Study Sheds Light on Substance Use in First Responders During COVID-19 Pandemic

January 19, 2024

First responders such as law enforcement personnel, firefighters and emergency medical service providers experienced increased levels of stress, anxiety and depression due to job-related pressures associated with the COVID-19 pandemic, a new study shows.

Additionally, their exposure to work-related stress during this time, first responders may have been at considerable risk of developing problematic substance use, according to a study by Florida Atlantic University.

University researchers and collaborators used a nationwide online survey to assess the experiences of 2,801 first responders serving in police departments, fire stations and EMS agencies during the early stages of COVID-19 from late 2020 to early 2021.

Researchers examined the mediating impact of burnout on the associations between work pressure, workplace support strategies, COVID-related support strategies and problematic substance use.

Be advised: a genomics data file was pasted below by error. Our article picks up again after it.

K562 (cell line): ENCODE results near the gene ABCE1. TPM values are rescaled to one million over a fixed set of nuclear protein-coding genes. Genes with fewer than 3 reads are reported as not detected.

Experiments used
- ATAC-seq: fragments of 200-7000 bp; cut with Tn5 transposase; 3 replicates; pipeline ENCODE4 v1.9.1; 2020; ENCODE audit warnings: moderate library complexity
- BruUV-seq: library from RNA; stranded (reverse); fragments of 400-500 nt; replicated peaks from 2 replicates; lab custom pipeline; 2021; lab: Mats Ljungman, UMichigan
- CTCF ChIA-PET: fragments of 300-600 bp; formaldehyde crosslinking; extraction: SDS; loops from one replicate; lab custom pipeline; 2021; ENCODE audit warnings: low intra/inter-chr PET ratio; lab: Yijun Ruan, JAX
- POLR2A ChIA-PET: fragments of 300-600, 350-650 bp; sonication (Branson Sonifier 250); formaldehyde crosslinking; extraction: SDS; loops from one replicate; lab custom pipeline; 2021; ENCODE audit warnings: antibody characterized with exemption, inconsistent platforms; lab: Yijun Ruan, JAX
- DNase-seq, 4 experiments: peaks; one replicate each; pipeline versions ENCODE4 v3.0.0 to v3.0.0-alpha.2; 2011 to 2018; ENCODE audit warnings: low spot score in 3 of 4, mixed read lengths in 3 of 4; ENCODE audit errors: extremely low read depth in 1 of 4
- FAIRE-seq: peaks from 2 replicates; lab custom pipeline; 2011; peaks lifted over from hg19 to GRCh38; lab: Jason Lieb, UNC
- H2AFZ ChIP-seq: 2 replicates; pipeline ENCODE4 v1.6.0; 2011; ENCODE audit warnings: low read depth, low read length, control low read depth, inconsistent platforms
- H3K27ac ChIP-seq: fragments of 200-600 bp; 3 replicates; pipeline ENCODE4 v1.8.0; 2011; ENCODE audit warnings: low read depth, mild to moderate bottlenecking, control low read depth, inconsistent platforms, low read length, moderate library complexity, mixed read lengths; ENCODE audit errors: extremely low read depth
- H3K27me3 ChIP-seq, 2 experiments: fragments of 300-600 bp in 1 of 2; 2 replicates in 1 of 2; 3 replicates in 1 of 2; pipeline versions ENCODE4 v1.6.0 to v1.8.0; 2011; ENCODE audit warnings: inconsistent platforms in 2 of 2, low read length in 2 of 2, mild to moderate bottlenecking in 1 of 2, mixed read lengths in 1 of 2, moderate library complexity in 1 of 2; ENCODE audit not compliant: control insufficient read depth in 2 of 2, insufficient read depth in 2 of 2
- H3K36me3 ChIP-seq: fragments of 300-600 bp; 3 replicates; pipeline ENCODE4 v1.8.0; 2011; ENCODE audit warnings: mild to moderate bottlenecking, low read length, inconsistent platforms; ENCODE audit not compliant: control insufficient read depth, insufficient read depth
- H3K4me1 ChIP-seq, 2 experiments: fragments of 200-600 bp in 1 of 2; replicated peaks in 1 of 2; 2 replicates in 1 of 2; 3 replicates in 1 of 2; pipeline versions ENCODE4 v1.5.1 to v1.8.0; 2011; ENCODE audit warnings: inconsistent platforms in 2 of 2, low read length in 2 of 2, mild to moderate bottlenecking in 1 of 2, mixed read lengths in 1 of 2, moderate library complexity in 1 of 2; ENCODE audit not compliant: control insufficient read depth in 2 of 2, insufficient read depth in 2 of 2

Findings of the study, published in the International Journal of Drug Policy, was summarized by Newswise:

  • Nearly 61% of respondents reported no concerns with substance use.
  • Nearly 40% of respondents reported using substances to relieve emotional discomfort.
  • Roughly 22% of respondents reported using more substances than they meant to use.
  • One-in-five respondents reported that they could not cut down on substance use.
  • Only 7.2% of respondents reported neglecting responsibilities because of substance use.
  • For problematic substance use, firefighters (12.7%) had a slightly higher score than EMTs (11.4%) and police officers (8.1%).

While researchers found that general workplace support strategies such as decompression spaces reduced problematic substance use, some COVID-related strategies such as compensation during quarantine increased problematic substance use.

This research was funded by the Drug Enforcement and Policy Center at The Ohio State University.

Was this article valuable?

Here are more articles you may enjoy.